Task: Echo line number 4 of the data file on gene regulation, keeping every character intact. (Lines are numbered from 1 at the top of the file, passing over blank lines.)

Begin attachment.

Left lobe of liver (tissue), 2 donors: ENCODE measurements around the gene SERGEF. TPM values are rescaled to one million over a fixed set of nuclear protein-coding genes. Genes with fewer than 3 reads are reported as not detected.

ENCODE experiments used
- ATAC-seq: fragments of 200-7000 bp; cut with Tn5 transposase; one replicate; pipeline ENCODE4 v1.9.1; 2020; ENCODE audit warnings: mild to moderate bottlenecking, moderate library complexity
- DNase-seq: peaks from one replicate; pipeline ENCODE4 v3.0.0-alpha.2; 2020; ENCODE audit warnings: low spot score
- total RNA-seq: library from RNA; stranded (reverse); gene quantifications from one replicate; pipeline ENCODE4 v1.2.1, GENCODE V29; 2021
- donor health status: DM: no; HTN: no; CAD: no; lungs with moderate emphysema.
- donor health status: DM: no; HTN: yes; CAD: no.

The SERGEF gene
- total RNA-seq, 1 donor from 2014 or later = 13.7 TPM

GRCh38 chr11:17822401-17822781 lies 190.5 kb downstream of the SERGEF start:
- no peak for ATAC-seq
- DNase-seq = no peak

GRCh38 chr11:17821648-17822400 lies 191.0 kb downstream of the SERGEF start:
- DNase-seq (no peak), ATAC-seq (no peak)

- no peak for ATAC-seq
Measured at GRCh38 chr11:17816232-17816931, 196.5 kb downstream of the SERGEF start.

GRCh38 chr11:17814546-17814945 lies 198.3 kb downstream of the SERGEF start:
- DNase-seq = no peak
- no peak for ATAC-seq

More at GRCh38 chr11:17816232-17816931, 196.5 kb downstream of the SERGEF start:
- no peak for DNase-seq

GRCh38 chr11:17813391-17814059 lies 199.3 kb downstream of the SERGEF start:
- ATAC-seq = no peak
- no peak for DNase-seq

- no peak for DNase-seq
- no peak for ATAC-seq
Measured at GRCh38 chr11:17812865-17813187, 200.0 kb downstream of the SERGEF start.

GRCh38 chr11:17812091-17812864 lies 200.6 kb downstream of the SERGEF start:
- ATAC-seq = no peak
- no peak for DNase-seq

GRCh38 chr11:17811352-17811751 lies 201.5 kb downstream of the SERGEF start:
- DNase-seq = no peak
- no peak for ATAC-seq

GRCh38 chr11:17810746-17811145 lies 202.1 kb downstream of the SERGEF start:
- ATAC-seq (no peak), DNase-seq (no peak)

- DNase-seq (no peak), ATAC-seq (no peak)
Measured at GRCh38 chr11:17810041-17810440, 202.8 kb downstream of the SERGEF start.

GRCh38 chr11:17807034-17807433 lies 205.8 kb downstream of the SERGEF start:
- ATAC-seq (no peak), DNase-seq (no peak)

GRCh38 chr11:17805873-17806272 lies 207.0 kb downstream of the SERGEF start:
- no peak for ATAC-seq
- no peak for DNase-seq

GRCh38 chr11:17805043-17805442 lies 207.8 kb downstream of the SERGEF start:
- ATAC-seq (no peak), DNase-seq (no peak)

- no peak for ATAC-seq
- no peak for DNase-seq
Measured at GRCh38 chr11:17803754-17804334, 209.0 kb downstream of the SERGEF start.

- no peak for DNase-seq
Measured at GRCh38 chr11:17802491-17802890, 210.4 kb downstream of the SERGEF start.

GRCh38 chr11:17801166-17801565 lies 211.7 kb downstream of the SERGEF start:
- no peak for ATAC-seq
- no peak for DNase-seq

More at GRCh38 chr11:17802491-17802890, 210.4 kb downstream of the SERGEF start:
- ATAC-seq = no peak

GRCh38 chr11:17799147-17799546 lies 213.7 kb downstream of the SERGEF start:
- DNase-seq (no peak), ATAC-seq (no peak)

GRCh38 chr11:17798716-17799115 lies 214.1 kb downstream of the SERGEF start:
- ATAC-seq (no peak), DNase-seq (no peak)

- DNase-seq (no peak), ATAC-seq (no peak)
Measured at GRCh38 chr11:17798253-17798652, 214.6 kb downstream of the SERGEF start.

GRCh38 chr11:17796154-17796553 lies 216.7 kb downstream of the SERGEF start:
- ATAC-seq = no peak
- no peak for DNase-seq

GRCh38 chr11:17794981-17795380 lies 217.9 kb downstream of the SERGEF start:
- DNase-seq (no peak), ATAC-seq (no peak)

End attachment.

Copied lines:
- DNase-seq: peaks from one replicate; pipeline ENCODE4 v3.0.0-alpha.2; 2020; ENCODE audit warnings: low spot score